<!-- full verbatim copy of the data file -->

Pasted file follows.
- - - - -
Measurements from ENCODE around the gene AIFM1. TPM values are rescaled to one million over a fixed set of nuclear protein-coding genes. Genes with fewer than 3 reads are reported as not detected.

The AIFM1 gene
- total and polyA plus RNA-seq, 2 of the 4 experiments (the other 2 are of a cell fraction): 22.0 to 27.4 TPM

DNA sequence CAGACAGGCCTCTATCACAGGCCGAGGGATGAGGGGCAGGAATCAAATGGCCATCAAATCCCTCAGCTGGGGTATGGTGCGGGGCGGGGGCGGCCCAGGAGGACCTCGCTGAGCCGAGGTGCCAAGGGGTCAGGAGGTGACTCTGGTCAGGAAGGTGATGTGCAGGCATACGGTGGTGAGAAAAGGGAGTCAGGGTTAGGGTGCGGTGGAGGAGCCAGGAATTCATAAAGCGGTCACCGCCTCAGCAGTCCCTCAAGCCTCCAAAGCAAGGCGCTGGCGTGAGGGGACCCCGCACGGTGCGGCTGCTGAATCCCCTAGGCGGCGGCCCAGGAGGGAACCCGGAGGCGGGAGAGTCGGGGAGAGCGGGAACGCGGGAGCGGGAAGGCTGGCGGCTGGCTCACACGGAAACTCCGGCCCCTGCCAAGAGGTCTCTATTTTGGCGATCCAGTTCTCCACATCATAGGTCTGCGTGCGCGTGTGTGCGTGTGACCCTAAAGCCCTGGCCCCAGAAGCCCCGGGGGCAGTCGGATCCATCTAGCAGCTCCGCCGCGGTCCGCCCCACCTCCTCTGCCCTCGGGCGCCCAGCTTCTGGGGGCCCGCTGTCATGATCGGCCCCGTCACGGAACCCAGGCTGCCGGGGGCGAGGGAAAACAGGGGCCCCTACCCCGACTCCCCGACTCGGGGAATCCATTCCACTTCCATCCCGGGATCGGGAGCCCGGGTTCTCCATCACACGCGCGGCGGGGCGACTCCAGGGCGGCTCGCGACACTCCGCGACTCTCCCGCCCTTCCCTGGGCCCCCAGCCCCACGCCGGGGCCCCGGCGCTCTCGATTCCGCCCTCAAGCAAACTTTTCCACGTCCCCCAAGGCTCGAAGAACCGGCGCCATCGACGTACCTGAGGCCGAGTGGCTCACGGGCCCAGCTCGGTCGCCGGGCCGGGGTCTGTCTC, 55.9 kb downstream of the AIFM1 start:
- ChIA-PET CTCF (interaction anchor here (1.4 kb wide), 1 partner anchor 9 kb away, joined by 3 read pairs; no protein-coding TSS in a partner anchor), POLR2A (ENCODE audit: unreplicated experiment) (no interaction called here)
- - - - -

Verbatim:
Measurements from ENCODE around the gene AIFM1. TPM values are rescaled to one million over a fixed set of nuclear protein-coding genes. Genes with fewer than 3 reads are reported as not detected.

The AIFM1 gene
- total and polyA plus RNA-seq, 2 of the 4 experiments (the other 2 are of a cell fraction): 22.0 to 27.4 TPM

DNA sequence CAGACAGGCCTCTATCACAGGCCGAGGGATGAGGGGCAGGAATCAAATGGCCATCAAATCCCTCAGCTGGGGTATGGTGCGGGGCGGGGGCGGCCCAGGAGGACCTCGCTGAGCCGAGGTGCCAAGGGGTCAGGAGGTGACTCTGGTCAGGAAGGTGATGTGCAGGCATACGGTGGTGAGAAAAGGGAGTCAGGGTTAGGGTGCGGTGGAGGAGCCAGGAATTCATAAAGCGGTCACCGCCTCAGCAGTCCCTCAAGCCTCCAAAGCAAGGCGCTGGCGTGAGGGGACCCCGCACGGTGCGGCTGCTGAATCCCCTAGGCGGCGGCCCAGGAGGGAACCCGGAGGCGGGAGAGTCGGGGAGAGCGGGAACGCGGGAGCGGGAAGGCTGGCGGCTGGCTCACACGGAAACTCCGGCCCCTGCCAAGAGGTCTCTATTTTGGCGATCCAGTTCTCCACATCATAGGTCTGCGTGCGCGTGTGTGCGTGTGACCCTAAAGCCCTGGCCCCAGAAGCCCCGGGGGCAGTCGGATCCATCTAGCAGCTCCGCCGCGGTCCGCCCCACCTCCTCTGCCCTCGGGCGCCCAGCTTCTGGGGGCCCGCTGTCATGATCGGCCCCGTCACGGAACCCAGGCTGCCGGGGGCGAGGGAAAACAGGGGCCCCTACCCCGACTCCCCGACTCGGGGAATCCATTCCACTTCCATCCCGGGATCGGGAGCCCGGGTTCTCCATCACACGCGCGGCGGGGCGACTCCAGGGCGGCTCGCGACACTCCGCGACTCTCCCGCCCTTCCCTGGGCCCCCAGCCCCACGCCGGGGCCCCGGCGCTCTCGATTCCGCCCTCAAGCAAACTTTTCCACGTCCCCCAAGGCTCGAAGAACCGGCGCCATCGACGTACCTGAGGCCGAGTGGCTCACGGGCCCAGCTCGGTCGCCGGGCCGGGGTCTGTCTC, 55.9 kb downstream of the AIFM1 start:
- ChIA-PET CTCF (interaction anchor here (1.4 kb wide), 1 partner anchor 9 kb away, joined by 3 read pairs; no protein-coding TSS in a partner anchor), POLR2A (ENCODE audit: unreplicated experiment) (no interaction called here)